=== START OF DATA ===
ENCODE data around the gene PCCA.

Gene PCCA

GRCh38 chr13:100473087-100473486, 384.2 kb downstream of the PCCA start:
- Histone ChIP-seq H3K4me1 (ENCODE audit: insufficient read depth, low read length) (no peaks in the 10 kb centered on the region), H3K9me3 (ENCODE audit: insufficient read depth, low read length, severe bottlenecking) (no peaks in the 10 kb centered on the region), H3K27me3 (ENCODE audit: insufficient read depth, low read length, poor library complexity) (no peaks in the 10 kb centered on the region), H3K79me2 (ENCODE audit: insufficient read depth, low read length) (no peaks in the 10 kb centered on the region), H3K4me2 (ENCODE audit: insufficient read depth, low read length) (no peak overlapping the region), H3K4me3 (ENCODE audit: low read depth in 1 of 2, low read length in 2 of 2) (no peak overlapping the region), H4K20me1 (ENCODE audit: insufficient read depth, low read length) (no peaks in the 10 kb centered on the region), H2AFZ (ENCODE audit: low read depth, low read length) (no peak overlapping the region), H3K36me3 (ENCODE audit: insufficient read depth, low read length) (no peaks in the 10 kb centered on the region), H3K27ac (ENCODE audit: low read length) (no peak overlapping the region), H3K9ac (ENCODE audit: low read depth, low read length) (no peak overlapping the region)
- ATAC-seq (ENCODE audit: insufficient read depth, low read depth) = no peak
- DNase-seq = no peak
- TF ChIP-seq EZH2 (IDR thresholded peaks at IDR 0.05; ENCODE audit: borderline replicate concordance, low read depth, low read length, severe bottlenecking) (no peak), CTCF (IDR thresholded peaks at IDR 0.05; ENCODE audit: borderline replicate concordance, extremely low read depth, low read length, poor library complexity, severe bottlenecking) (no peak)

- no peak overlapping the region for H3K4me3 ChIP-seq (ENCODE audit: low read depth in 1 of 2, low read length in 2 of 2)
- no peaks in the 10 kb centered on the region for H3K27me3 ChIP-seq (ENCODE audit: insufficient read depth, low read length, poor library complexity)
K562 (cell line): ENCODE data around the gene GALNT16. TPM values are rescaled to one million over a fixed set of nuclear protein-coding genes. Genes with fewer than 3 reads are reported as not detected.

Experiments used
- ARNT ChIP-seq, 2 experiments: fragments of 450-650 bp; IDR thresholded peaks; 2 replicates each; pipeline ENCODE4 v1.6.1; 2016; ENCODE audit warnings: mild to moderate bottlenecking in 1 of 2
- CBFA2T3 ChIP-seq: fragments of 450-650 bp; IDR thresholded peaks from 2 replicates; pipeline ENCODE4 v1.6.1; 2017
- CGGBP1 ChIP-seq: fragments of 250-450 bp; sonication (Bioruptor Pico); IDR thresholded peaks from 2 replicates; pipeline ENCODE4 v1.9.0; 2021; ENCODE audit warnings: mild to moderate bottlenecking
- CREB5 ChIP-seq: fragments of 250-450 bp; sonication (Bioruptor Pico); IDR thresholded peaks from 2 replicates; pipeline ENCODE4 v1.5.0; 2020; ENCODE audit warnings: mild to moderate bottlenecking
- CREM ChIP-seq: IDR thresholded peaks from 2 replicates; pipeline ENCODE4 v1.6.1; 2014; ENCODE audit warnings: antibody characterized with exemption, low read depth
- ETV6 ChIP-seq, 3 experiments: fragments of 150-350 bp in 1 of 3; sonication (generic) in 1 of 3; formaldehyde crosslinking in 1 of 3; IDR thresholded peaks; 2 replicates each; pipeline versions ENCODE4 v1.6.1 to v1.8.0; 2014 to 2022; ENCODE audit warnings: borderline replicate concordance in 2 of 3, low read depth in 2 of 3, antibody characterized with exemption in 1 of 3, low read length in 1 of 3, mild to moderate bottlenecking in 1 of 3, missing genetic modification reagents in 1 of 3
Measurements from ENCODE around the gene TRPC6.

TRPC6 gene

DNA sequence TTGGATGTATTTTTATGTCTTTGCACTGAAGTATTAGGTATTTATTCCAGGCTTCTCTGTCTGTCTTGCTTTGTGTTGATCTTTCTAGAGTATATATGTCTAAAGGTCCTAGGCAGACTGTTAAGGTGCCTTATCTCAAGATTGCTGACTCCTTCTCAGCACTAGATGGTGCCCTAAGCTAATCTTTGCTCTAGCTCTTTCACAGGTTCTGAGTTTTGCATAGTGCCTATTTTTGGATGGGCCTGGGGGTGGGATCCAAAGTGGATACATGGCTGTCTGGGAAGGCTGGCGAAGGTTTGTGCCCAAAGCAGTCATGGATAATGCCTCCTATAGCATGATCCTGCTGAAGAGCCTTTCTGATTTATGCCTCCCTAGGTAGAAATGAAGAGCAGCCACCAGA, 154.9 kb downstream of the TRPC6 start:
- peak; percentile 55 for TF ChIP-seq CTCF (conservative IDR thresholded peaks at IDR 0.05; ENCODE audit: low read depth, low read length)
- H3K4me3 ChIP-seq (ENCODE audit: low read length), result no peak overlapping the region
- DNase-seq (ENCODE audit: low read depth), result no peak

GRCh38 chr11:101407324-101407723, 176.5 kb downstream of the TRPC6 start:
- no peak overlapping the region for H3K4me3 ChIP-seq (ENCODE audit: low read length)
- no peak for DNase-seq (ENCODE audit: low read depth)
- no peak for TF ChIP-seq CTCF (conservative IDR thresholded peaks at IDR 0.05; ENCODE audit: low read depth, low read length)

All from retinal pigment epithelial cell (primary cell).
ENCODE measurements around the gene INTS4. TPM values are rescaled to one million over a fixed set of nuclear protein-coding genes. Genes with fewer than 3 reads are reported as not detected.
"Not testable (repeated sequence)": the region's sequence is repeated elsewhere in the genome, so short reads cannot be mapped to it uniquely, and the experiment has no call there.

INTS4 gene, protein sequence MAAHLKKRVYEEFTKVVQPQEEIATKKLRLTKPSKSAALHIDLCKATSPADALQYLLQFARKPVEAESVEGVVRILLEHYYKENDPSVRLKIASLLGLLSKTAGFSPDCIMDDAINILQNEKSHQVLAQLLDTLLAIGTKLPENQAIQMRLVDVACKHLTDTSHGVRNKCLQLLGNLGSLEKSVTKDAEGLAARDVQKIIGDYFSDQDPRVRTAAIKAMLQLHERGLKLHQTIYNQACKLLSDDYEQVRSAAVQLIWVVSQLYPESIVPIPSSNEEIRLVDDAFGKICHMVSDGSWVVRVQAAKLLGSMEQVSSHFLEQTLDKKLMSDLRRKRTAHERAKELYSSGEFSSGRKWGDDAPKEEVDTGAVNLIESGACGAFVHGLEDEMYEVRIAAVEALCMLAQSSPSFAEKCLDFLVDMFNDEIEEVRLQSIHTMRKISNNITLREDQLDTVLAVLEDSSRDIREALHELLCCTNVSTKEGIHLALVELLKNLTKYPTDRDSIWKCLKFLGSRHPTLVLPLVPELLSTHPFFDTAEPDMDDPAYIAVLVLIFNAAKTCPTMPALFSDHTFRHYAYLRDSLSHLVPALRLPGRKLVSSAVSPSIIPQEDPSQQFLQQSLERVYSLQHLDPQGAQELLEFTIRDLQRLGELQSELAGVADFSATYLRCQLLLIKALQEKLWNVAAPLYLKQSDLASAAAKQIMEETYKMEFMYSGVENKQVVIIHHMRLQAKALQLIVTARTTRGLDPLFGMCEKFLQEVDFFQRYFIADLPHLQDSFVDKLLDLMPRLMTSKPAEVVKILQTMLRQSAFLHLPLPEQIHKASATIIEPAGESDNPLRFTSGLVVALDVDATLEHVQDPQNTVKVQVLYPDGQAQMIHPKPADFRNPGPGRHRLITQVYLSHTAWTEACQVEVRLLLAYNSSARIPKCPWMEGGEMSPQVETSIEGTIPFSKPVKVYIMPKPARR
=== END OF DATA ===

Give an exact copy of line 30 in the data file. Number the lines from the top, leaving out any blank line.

"Not testable (repeated sequence)": the region's sequence is repeated elsewhere in the genome, so short reads cannot be mapped to it uniquely, and the experiment has no call there.